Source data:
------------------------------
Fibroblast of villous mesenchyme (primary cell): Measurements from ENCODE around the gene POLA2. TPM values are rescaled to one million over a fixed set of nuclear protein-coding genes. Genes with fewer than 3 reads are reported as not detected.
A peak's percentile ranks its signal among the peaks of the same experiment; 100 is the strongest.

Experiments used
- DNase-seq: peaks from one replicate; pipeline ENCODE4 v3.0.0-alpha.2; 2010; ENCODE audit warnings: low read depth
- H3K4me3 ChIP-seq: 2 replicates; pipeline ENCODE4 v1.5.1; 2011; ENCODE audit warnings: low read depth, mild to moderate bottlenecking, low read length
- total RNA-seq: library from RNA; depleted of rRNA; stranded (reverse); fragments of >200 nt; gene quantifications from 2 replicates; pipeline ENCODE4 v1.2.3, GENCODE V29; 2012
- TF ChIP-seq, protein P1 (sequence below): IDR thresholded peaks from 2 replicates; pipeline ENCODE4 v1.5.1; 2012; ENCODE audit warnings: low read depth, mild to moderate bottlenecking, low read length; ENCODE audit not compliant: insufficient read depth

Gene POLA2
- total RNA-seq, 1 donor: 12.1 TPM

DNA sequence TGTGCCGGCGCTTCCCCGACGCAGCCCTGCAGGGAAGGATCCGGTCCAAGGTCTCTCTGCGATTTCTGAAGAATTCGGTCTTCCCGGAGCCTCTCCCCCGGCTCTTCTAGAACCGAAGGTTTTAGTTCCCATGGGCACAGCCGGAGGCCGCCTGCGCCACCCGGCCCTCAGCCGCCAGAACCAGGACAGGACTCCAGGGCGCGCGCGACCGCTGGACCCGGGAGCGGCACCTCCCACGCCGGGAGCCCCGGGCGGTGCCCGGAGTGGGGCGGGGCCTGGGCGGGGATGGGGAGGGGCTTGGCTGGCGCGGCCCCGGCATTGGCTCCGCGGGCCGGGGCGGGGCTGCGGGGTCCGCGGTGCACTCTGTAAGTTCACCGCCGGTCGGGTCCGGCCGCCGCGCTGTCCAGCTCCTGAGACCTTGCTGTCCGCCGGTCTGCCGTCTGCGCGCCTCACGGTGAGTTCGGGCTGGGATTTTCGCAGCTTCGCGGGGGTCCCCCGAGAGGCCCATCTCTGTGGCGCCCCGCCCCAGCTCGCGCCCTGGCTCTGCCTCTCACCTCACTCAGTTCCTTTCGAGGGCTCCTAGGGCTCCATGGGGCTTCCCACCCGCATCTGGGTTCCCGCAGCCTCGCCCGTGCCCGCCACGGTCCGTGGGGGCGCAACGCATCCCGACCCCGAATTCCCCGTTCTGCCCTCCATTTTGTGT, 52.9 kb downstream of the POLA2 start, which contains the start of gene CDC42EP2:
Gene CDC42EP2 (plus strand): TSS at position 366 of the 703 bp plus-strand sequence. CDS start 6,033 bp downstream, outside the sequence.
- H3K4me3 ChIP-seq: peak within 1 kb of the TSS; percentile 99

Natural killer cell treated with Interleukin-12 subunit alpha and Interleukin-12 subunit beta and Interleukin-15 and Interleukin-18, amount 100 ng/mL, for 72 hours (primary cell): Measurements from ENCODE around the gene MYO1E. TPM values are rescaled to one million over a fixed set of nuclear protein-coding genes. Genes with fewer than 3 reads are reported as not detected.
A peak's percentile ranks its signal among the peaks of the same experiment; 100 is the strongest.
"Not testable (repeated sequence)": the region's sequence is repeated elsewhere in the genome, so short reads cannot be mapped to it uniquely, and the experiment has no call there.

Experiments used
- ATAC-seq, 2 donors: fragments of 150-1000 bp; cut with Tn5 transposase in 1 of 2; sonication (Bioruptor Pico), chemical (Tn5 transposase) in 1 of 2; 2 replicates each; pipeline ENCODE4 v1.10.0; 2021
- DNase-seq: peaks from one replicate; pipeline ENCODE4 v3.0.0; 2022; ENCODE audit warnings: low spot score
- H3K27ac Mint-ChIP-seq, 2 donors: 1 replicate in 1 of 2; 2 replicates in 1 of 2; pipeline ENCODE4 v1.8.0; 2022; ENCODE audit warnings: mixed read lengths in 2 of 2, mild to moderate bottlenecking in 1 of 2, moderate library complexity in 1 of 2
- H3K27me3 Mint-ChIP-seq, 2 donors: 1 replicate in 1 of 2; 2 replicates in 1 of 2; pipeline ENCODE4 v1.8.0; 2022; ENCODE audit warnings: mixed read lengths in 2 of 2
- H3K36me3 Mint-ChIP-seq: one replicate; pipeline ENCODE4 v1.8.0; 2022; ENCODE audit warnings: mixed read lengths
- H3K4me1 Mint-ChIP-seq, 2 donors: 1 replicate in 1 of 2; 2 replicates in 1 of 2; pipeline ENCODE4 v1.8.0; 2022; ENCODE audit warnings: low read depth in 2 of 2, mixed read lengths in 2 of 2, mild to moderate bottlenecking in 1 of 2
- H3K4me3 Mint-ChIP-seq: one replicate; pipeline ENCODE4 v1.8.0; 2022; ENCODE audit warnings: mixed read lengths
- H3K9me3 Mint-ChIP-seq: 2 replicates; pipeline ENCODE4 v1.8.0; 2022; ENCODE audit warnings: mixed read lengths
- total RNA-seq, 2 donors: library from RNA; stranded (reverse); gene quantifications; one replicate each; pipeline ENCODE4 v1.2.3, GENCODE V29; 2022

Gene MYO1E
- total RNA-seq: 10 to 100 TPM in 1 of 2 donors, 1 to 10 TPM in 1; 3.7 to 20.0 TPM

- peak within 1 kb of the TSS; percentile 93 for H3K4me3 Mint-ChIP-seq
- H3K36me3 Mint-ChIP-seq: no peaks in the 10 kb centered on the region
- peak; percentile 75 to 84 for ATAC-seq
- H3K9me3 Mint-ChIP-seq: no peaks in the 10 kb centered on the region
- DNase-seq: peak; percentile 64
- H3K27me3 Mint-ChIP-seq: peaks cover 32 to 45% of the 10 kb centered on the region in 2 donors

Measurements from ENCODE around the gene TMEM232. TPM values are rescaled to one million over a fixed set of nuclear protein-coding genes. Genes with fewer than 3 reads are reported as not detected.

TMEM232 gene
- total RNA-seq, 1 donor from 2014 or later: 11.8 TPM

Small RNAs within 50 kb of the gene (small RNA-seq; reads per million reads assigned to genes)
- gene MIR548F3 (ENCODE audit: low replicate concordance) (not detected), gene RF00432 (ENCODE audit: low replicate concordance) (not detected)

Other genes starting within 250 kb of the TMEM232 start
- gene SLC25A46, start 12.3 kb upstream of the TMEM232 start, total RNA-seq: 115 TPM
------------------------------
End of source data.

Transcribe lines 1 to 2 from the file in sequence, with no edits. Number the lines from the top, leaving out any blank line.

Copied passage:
Fibroblast of villous mesenchyme (primary cell): Measurements from ENCODE around the gene POLA2. TPM values are rescaled to one million over a fixed set of nuclear protein-coding genes. Genes with fewer than 3 reads are reported as not detected.
A peak's percentile ranks its signal among the peaks of the same experiment; 100 is the strongest.